Obama on the View: Leaves U.S. with Questions
The president’s appearance on The View, billed as the first-ever by a chief executive on a daytime talk show, was the apotheosis of the anodyne.
Superlatives, I've now heard them all. Today, as the Varadarajan family huddled expectantly in front of its TV set (son, age 11: " Wow! Obama's on The View!"), we heard Whoopi Goldberg declare that Barack Obama was "the first president in history ever to visit a daytime talk show."
Sure enough, after we cut to the inevitable commercial break, Barbara Walters faced America to announce that The View was proud to welcome someone she described as "Bawack" Obama. The president strode onto the platform, kissed each of the five women hosts, and then sat down in their midst. He crossed his legs carefully, uncrossing them not once for the rest of the hour, and the thing that caught the eye was how the president crosses his legs just like a woman when seated. He bunches himself up tightly, one leg entwined over the other, with the crossed leg dangling, limply, languorously. (His long Luo legs were in no way inferior, one should add, to Elisabeth Hasselbeck's gleaming white gams.) The only one present who was seated like a man, legs crossed at right-angle, was Whoopi Goldberg. Good for her.
For an hour, we—America—witnessed the apotheosis of the anodyne. (That this was an event of "significance" was seen in the fact that The Wall Street Journal live-blogged it, offering minute-by-minute updates to the nation. A sample: "Barbara asks about Afghanistan. 'War is always tough,' says Obama. He says the recent WikiLeaks on the war confirmed what he had been saying. He says in Afghanistan, 'We still have a lot of work to do.'")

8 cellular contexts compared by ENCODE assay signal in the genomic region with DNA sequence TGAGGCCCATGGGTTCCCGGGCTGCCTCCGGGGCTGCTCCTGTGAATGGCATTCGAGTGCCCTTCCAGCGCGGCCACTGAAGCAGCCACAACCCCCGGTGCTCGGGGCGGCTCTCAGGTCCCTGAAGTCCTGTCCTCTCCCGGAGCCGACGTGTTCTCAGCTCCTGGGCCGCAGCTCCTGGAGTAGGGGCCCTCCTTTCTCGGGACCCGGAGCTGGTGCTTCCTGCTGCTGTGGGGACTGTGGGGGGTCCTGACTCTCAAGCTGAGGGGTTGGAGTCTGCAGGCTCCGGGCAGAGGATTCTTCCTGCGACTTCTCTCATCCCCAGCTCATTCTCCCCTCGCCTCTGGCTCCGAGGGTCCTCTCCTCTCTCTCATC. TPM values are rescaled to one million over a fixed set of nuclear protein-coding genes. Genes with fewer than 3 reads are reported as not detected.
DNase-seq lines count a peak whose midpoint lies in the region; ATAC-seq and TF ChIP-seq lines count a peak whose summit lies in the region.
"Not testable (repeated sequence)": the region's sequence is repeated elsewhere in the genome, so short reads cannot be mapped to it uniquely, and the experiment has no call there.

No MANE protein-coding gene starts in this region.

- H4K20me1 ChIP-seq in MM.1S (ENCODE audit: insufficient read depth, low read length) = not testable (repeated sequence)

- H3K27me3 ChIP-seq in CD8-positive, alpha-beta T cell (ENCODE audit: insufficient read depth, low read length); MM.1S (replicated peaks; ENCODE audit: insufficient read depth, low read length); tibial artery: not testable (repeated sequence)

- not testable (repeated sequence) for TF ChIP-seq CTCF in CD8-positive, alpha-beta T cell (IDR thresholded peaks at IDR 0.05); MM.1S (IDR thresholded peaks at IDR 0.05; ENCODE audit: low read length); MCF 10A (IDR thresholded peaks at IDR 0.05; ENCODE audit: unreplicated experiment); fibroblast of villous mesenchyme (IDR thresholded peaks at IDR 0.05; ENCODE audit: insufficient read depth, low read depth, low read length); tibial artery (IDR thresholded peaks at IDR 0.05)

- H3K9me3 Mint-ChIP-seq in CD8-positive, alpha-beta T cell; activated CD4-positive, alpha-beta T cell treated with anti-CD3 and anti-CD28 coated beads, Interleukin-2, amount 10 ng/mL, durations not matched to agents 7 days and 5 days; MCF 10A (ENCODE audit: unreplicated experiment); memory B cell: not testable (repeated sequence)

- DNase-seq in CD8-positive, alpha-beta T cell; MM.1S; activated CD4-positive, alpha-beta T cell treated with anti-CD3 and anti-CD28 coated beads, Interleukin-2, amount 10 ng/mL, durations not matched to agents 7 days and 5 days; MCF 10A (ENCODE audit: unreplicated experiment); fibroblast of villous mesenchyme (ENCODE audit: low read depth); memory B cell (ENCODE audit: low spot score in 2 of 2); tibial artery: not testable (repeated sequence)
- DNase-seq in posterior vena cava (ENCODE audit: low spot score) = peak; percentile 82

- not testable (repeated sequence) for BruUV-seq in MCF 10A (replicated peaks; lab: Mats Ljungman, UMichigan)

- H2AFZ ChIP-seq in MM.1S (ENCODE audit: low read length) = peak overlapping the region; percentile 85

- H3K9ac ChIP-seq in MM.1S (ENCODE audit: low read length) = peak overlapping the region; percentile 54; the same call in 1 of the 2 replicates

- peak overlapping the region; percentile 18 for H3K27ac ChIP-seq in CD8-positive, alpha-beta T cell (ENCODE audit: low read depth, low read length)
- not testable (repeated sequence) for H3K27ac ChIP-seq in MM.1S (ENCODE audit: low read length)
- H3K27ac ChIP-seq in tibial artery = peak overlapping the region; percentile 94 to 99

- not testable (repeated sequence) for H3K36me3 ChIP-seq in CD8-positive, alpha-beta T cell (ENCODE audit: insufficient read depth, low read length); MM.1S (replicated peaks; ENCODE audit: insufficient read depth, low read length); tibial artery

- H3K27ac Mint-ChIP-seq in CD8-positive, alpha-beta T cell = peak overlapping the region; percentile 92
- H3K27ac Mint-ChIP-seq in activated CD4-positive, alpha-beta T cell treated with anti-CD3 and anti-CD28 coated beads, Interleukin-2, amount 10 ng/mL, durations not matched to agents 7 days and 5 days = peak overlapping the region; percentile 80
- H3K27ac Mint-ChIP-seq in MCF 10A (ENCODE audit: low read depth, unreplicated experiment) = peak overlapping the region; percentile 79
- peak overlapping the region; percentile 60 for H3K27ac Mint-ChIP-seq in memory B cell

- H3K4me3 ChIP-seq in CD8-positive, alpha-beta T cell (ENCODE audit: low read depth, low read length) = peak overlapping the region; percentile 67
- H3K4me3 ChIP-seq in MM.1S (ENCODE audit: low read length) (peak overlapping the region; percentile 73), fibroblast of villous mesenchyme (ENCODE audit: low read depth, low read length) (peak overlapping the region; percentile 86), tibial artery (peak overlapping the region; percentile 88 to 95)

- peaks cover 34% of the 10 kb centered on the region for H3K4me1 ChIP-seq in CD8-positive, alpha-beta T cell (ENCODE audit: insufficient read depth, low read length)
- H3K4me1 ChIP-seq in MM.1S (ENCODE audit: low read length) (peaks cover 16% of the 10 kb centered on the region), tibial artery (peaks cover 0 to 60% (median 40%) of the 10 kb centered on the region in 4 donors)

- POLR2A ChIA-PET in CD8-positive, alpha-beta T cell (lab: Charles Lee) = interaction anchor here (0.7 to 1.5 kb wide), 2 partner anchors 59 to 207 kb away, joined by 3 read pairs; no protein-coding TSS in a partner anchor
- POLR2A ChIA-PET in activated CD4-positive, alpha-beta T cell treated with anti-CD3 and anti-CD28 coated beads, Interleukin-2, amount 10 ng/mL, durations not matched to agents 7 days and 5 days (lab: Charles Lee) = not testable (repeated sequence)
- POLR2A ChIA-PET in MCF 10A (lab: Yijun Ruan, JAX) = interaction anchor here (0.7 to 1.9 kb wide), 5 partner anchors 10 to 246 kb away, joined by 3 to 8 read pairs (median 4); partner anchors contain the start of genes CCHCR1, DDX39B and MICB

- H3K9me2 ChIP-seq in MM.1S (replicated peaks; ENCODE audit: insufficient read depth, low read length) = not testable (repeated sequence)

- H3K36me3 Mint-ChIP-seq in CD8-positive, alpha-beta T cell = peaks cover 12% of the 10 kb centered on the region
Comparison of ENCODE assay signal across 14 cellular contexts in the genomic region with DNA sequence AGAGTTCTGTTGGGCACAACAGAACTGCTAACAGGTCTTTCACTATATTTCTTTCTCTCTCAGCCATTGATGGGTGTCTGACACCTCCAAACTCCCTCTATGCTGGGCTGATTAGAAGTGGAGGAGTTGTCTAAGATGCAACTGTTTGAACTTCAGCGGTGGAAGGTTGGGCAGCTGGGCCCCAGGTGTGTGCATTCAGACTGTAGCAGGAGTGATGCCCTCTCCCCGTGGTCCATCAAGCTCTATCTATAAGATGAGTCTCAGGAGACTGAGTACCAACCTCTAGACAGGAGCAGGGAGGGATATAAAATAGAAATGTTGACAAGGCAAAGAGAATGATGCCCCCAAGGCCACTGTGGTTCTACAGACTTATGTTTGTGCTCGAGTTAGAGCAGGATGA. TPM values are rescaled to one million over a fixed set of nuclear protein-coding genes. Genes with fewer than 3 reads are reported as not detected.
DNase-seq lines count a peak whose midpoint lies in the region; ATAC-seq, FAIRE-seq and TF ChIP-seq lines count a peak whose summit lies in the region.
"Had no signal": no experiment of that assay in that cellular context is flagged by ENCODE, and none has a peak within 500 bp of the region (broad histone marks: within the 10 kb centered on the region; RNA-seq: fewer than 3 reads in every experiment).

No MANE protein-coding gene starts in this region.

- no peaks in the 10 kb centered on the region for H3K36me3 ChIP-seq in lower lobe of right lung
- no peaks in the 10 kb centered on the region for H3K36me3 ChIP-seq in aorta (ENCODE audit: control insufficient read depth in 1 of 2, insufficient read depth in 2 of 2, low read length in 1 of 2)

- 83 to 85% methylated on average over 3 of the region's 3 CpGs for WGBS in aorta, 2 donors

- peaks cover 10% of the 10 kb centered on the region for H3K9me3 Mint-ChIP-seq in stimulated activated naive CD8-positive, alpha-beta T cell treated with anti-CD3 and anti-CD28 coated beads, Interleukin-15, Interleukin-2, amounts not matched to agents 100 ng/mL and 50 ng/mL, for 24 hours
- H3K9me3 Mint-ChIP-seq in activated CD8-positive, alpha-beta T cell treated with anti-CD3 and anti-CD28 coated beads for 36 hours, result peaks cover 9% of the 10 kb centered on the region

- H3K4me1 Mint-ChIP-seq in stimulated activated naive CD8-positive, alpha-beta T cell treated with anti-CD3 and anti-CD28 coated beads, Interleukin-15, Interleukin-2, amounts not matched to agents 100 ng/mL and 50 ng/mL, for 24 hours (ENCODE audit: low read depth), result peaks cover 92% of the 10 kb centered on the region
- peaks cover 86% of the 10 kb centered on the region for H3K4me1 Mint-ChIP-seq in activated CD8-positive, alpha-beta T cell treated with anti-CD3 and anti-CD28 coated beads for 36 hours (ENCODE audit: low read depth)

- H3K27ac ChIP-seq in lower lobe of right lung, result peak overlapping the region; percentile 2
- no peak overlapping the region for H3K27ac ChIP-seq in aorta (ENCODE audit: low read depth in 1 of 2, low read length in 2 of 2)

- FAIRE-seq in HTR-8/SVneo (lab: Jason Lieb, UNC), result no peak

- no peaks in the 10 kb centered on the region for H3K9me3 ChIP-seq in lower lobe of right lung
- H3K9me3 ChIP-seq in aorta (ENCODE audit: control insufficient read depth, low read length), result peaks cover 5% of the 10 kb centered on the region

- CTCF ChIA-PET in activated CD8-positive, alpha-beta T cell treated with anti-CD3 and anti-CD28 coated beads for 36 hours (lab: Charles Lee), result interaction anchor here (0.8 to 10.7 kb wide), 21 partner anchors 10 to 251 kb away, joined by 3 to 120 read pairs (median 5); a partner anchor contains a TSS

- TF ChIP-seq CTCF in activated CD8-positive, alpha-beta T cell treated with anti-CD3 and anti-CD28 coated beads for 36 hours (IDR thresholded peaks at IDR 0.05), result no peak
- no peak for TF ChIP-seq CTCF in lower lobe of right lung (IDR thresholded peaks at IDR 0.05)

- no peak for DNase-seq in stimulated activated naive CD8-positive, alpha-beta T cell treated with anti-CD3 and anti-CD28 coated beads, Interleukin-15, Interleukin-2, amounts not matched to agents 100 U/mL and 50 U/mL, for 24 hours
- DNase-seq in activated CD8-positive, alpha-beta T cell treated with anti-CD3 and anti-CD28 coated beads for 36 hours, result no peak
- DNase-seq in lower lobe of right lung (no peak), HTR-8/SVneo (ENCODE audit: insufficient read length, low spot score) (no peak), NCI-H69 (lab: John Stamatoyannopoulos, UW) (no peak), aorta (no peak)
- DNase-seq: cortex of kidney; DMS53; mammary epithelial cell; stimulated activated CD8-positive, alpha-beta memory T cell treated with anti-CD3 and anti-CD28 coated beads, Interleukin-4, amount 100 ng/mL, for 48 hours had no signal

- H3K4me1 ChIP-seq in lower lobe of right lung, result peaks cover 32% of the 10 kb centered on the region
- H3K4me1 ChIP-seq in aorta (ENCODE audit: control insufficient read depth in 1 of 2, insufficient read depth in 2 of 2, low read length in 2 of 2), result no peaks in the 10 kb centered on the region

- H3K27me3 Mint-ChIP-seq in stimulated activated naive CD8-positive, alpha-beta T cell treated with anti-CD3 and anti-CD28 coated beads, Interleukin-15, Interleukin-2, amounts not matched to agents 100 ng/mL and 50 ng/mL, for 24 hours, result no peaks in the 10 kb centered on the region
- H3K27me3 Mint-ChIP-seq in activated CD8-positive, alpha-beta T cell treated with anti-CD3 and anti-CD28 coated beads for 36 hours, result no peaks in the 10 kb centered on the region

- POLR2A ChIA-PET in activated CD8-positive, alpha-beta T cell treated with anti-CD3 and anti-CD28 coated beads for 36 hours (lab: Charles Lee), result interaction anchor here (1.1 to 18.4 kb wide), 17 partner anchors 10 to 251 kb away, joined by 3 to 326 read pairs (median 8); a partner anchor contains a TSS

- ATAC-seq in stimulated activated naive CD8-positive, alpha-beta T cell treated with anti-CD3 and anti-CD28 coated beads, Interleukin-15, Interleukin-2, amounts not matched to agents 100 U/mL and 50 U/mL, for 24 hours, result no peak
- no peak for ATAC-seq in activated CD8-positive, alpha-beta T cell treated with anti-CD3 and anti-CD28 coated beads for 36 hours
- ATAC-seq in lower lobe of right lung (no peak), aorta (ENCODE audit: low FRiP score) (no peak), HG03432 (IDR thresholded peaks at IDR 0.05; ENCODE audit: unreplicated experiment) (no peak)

• More Daily Beast Reaction to Obama on The View and VideoBreathless questions came at the president from the affectionate women, and answers flowed back—sinuous, unending answers, answers that were—inevitably, when it came to health care, and the economy, and Iraq, and Afghanistan—long-winded. Obama has but one gear, and whether it be at a day-time love-fest or at a bipartisan televised pow-wow, his inability to do anything other than hold forth is quite undeniable. All that said, it was worth the price of admission to hear Whoopi ask Obama, with echoes of Descartes: "What are we? Who are we?" And to hear Joy Behar—Josephina Victoria Behar to give you her full, glorious name—talk about "draw-down" in Iraq. Not to mention the fragrant Ms. Hasselbeck bemoan the fact that we now live in the "divided states of America." (Cut, here, from Mr. President to commercial, "Did you know that four out of five dogs in America have gum disease, and tartar build-up?")
The show only really came to life in its final moments, when the ladies broke free of their intellectual shackles and pinged the prez with the questions that were really on their minds: Did he like Snooki? Did Mel Gibson need anger-management classes? Lindsay Lohan, Chelsea, his iPod. (Predictably, Obama revealed that his iPod had everything, from Jay-Z, to Sinatra, to Maria Callas. All constituencies covered, I think. But wait...what about Bollywood? No "Jai Ho"?!
The man's not getting my vote the next time...
Tunku Varadarajan is a national affairs correspondent and writer at large for The Daily Beast. He is also the Virginia Hobbs Carpenter Fellow in Journalism at Stanford's Hoover Institution and a professor at NYU's Stern Business School. He is a former assistant managing editor at The Wall Street Journal. (Follow him on Twitter here.)